Priscilla Hintz is adorable as Essie, the candy-making aspiring danseuse. In fact, she is so heart-winning that the audience finds cause for resentment at the harsh appraisal of her talent by Bob Zulkowski as Mr. Kolenkhov, her instructor. Zulkowski brings restrained dignity and deadpan humor to his role, adding a delightful contrast to the zany Sycamores. Trey Thomas completes this triangle as Ed, Essie's husband and accompanist. His understated approach to the role of the rather slow-witted character is the perfect catalyst to serve as a foil to the outrageousness of his wife and in-laws.
Christina Harper and Tavis DeWindt, as Rheba and Donald, bring warmth and wisdom to their roles as domestic help and family friend. Harper is capable of communicating more in one facial expression than most people can say in 10 minutes. She knows this and plays with the audience like they can't resist her charm — and they can't. DeWindt comes alive in a special way when he is playing off a talented woman on stage. This was true in his recent UVI performance in "Rex," and it is true in this production. His continuing growth as an actor is great fun to witness.
Winning performances enage the audience
The central event of the comedy is the dinner party to celebrate the engagement of daughter Alice Sycamore (Dianna Gurske) to Tony Kirby (Carter Wilbur), son of her boss, company president Anthony Kirby Sr. (Fred Hintz). Anyone who can remember "The Munsters" or "La Cage aux Folles" will be able to see where the roles of Marilyn, the "normal" niece, and Alain, the straight son, originated.
Gurske and Carter put in winning, convincing performances as the lovebirds who are torn by the disparity of their family backgrounds. Reading the playbill explains a bit of the reason for the sense of authenticity of their performances. There they are described as "heeding the call of the islands" and a "recovering attorney."
Many have heard the booming voice of Fred Hintz reading scripture at his home church or telling a joke to a group at the Chamber of Commerce. It is high time this larger-than-life character put his natural ability back on the stage. He is able to put the audience off initially by his aloof and disapprovingly superior attitude and then win our hearts as the frost which encrusts his character melts to free his whimsical inner child.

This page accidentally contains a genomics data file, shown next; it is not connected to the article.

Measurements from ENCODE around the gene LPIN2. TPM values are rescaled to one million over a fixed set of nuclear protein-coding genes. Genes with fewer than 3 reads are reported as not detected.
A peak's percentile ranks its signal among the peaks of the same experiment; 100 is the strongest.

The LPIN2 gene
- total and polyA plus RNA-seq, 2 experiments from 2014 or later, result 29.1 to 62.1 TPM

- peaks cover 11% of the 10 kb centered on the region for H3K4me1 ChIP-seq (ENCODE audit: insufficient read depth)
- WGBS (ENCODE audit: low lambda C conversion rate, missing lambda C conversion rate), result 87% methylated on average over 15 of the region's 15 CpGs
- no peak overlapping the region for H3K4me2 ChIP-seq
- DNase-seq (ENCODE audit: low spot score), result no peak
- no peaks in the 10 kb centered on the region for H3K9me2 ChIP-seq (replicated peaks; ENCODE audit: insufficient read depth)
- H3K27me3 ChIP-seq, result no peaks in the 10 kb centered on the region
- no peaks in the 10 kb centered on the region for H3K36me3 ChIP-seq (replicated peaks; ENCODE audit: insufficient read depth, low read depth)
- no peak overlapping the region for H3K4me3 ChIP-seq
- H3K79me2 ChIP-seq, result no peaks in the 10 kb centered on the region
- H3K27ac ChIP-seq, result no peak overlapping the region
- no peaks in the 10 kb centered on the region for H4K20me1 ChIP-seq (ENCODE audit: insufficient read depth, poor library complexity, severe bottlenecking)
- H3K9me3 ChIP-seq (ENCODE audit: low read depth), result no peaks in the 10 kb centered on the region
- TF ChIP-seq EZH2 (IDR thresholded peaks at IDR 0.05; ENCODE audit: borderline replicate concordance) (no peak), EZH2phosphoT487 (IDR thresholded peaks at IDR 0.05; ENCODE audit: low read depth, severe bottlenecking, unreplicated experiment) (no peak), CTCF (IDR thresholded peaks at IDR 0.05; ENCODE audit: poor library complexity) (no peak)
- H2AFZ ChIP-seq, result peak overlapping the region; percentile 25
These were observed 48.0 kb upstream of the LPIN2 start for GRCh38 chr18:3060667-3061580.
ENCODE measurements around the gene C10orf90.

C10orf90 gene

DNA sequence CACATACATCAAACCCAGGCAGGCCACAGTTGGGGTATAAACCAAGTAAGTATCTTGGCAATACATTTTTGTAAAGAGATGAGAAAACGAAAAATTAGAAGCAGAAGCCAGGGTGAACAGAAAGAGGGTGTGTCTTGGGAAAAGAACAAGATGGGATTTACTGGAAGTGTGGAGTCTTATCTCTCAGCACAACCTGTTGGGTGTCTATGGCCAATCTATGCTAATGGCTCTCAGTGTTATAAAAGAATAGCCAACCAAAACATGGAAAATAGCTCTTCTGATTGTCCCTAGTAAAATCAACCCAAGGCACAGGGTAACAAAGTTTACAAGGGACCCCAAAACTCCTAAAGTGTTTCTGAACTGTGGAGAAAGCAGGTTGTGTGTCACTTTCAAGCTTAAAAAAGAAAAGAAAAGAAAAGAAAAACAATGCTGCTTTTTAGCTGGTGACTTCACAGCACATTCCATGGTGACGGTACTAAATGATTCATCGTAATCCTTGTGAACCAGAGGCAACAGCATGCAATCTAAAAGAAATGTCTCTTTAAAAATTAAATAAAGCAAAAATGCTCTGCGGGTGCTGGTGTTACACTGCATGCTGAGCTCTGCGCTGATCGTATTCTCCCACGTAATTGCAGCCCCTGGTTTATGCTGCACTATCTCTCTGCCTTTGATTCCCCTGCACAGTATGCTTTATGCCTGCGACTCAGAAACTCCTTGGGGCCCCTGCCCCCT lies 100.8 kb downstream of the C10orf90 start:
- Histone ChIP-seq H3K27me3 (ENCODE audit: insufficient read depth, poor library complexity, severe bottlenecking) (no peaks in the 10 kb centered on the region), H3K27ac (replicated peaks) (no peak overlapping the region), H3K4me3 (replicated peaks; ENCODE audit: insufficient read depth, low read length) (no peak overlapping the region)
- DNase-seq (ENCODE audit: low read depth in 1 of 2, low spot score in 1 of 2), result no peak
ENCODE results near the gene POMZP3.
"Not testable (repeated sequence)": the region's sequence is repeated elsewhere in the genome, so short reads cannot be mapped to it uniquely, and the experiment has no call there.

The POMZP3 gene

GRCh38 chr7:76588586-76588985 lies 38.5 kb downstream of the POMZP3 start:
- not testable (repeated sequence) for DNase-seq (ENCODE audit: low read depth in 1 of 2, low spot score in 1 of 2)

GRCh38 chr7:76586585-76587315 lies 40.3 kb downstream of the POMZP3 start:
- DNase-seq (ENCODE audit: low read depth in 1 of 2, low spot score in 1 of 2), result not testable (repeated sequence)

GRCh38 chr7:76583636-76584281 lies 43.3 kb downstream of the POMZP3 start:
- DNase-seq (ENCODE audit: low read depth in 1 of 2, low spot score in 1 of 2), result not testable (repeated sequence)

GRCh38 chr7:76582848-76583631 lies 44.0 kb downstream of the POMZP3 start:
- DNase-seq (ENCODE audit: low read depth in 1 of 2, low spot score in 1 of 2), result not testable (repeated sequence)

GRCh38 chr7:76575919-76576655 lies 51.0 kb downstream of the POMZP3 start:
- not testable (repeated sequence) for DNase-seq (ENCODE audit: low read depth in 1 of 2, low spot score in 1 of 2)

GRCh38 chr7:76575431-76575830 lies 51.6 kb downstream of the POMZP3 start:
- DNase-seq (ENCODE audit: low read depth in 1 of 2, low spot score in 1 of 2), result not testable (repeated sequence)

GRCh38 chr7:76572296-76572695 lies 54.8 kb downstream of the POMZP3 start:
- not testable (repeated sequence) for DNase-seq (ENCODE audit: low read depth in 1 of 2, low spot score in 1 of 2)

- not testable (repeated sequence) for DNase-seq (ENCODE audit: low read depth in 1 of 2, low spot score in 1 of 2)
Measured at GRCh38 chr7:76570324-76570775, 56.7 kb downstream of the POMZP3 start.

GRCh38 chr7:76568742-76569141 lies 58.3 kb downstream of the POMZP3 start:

On the contrary, the actress playing Mrs. Kirby does not have that advantage. It is important to remember that Mo Stanton is not Mrs. Kirby. It is an act. When she enters with that pinched expression that one wears when smelling something foul and proceeds to transform it over the course of the scene to one of absolute disdain and contempt, Stanton is just playing the role of a Leona Helmsley wannabe. If you encounter her at the Fruit Bowl or Kmart, do not slap her. She need not be punished for doing a great job in the role of a character whom the audience should love to hate.
Community theater is important everywhere, both to the community it attempts to amuse and to the performers for whom it provides a creative outlet. Joe Merck, who filled in as director after a wholly different "comedy of errors" left the company bereft, deserves special mention. He molded this marvelous assortment of island characters into a remarkably cohesive ensemble who both have and convey the sense of enjoyment and fun which is so much the heart and soul of the piece.
Pistarckle producer Nikki Emerich should be riding the tide of this success for all it's worth. She d
eserves it. Her years of dedication to bringing theater to the island community are paying off in a banner year.
The production officially opened Friday and will continue on Jan. 24, 25 and 31 and February 1, 2, 7, 8 and 9. Curtain time is 8 p.m. Treat yourself to this fine production of this wise and witty play. You deserve a night out. Your inner child needs it. The good feeling you will get is definitely worth the price of admission. After all, you can't take it with you!